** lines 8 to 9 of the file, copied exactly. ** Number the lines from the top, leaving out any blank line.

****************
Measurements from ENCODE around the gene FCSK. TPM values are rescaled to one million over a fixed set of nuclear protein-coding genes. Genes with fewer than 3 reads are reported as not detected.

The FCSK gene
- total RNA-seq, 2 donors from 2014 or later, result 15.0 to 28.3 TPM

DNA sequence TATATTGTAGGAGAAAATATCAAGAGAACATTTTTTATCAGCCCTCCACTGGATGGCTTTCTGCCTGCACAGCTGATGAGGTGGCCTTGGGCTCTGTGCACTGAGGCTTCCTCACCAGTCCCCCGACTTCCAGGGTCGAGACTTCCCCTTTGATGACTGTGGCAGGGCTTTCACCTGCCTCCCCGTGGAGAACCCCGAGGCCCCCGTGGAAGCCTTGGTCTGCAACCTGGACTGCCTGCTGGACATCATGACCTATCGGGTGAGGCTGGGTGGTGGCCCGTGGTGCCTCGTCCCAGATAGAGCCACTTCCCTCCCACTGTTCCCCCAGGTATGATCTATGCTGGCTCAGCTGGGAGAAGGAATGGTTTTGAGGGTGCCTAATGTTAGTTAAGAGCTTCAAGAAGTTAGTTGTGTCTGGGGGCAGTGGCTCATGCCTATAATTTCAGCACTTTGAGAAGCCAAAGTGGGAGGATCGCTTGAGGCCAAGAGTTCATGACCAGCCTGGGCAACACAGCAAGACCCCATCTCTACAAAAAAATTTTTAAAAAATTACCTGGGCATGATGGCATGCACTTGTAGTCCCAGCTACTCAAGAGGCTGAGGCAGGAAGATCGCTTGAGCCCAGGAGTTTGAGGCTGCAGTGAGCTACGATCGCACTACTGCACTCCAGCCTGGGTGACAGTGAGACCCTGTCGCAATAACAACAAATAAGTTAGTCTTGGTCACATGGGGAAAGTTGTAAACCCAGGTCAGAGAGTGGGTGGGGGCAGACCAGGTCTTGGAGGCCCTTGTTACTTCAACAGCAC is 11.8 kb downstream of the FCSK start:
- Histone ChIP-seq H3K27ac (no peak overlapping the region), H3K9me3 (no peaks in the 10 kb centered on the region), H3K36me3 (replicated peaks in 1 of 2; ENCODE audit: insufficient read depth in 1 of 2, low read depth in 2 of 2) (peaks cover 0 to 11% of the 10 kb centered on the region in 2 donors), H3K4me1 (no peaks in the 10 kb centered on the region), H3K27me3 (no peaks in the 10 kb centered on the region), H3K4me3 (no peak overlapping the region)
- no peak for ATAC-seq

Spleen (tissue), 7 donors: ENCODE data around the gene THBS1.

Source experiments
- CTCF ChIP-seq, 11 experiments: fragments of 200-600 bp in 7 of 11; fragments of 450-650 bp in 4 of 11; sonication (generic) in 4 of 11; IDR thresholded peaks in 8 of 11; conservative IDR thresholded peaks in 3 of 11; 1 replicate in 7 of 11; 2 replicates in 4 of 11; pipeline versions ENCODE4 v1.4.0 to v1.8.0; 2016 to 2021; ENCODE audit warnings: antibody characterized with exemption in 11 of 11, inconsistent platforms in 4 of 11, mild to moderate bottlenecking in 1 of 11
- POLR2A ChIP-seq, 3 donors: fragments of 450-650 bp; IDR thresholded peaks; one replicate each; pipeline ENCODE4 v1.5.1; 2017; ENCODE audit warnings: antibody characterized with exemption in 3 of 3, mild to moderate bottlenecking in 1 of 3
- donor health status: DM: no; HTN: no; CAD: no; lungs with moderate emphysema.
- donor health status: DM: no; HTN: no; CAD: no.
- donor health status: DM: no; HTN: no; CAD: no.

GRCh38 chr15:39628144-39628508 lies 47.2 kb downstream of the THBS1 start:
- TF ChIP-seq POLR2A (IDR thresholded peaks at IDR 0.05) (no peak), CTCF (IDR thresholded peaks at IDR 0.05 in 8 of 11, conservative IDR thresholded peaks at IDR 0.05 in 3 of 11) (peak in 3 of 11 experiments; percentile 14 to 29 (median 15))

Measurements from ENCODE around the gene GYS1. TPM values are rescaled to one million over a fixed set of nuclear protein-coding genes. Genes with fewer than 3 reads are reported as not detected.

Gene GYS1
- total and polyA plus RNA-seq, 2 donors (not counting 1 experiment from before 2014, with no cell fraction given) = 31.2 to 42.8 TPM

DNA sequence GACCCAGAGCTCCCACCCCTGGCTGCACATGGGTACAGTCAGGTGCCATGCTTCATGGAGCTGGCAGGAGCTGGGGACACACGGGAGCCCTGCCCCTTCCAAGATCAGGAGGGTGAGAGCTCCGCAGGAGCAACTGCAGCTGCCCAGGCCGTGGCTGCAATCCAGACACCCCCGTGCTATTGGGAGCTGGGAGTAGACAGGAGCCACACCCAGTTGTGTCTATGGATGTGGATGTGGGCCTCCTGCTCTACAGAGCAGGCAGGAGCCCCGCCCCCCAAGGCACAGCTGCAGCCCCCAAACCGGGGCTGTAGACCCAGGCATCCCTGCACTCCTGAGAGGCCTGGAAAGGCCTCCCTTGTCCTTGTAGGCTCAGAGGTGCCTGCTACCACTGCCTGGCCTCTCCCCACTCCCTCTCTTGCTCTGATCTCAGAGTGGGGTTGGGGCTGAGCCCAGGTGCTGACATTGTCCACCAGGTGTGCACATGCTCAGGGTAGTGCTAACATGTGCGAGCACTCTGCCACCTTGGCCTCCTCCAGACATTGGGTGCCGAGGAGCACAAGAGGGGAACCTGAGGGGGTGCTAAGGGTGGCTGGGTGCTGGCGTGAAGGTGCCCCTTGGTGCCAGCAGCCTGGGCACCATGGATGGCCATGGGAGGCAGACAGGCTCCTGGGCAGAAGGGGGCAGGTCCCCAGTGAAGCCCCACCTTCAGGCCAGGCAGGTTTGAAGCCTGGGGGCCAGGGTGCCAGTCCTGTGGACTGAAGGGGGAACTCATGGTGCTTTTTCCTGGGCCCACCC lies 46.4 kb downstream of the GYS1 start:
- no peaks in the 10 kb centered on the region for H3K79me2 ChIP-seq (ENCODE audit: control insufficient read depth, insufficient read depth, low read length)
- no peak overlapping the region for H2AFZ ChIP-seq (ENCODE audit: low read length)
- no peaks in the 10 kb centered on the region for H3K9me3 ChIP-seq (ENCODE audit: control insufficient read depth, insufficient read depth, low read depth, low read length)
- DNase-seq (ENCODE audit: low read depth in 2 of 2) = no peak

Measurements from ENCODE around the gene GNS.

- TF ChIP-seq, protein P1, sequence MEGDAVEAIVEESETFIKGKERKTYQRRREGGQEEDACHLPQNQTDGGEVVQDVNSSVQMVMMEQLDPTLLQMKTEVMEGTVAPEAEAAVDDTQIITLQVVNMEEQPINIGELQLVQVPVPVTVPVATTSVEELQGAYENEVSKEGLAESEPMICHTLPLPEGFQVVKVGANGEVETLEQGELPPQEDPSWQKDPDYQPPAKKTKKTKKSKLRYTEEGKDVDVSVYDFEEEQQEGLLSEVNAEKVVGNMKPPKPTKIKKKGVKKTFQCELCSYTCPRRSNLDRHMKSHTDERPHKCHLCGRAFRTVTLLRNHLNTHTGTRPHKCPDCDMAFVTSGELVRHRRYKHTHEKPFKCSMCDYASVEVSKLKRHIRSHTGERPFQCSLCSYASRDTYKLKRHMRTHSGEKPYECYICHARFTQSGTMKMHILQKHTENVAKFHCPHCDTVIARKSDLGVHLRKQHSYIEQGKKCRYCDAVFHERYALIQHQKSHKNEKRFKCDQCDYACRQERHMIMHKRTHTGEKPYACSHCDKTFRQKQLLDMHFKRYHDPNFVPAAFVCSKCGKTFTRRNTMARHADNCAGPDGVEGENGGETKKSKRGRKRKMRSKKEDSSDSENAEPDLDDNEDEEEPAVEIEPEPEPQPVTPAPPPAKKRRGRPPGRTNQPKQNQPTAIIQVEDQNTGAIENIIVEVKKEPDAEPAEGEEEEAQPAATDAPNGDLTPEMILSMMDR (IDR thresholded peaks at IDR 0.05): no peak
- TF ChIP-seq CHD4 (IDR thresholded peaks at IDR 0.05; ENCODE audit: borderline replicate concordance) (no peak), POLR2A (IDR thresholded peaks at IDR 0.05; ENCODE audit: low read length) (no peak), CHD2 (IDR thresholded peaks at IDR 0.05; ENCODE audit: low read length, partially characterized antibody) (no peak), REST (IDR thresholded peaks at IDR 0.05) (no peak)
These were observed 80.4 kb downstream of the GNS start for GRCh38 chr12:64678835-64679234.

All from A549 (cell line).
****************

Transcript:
Source experiments
- CTCF ChIP-seq, 11 experiments: fragments of 200-600 bp in 7 of 11; fragments of 450-650 bp in 4 of 11; sonication (generic) in 4 of 11; IDR thresholded peaks in 8 of 11; conservative IDR thresholded peaks in 3 of 11; 1 replicate in 7 of 11; 2 replicates in 4 of 11; pipeline versions ENCODE4 v1.4.0 to v1.8.0; 2016 to 2021; ENCODE audit warnings: antibody characterized with exemption in 11 of 11, inconsistent platforms in 4 of 11, mild to moderate bottlenecking in 1 of 11